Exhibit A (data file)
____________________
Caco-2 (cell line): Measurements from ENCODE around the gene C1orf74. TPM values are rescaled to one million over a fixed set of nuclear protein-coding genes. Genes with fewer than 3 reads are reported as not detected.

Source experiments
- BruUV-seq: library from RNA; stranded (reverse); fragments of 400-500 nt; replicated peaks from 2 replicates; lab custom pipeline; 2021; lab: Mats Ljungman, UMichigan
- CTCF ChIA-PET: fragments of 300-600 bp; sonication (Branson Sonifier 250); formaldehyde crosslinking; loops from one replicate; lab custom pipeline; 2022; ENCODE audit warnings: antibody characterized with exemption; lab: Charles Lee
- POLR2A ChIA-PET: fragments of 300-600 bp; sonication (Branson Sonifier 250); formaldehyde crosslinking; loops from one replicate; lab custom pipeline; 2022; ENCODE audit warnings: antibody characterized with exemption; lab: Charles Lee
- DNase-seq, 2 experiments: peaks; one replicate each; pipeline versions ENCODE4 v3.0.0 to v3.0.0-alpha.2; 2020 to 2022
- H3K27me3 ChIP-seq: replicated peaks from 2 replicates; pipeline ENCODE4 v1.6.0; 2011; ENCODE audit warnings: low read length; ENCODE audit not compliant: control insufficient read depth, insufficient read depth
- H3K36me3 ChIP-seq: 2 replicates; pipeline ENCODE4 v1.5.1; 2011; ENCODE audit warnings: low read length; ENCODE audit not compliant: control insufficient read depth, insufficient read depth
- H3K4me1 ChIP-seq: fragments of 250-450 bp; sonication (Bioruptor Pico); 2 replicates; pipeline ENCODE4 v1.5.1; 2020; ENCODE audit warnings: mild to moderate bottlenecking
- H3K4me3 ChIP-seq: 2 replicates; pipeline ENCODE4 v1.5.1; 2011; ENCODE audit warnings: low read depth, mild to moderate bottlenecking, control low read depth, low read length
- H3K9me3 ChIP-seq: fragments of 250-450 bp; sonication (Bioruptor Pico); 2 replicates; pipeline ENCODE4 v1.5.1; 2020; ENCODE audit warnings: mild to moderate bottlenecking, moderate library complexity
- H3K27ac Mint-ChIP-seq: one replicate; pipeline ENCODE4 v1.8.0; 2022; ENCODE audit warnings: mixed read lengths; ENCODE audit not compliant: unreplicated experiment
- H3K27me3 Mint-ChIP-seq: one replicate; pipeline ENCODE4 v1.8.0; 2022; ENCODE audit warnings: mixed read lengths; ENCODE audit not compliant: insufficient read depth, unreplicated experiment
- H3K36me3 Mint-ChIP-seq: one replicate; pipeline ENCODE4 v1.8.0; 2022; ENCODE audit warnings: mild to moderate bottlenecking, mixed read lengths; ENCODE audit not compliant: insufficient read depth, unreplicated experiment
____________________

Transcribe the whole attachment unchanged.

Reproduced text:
Caco-2 (cell line): Measurements from ENCODE around the gene C1orf74. TPM values are rescaled to one million over a fixed set of nuclear protein-coding genes. Genes with fewer than 3 reads are reported as not detected.

Source experiments
- BruUV-seq: library from RNA; stranded (reverse); fragments of 400-500 nt; replicated peaks from 2 replicates; lab custom pipeline; 2021; lab: Mats Ljungman, UMichigan
- CTCF ChIA-PET: fragments of 300-600 bp; sonication (Branson Sonifier 250); formaldehyde crosslinking; loops from one replicate; lab custom pipeline; 2022; ENCODE audit warnings: antibody characterized with exemption; lab: Charles Lee
- POLR2A ChIA-PET: fragments of 300-600 bp; sonication (Branson Sonifier 250); formaldehyde crosslinking; loops from one replicate; lab custom pipeline; 2022; ENCODE audit warnings: antibody characterized with exemption; lab: Charles Lee
- DNase-seq, 2 experiments: peaks; one replicate each; pipeline versions ENCODE4 v3.0.0 to v3.0.0-alpha.2; 2020 to 2022
- H3K27me3 ChIP-seq: replicated peaks from 2 replicates; pipeline ENCODE4 v1.6.0; 2011; ENCODE audit warnings: low read length; ENCODE audit not compliant: control insufficient read depth, insufficient read depth
- H3K36me3 ChIP-seq: 2 replicates; pipeline ENCODE4 v1.5.1; 2011; ENCODE audit warnings: low read length; ENCODE audit not compliant: control insufficient read depth, insufficient read depth
- H3K4me1 ChIP-seq: fragments of 250-450 bp; sonication (Bioruptor Pico); 2 replicates; pipeline ENCODE4 v1.5.1; 2020; ENCODE audit warnings: mild to moderate bottlenecking
- H3K4me3 ChIP-seq: 2 replicates; pipeline ENCODE4 v1.5.1; 2011; ENCODE audit warnings: low read depth, mild to moderate bottlenecking, control low read depth, low read length
- H3K9me3 ChIP-seq: fragments of 250-450 bp; sonication (Bioruptor Pico); 2 replicates; pipeline ENCODE4 v1.5.1; 2020; ENCODE audit warnings: mild to moderate bottlenecking, moderate library complexity
- H3K27ac Mint-ChIP-seq: one replicate; pipeline ENCODE4 v1.8.0; 2022; ENCODE audit warnings: mixed read lengths; ENCODE audit not compliant: unreplicated experiment
- H3K27me3 Mint-ChIP-seq: one replicate; pipeline ENCODE4 v1.8.0; 2022; ENCODE audit warnings: mixed read lengths; ENCODE audit not compliant: insufficient read depth, unreplicated experiment
- H3K36me3 Mint-ChIP-seq: one replicate; pipeline ENCODE4 v1.8.0; 2022; ENCODE audit warnings: mild to moderate bottlenecking, mixed read lengths; ENCODE audit not compliant: insufficient read depth, unreplicated experiment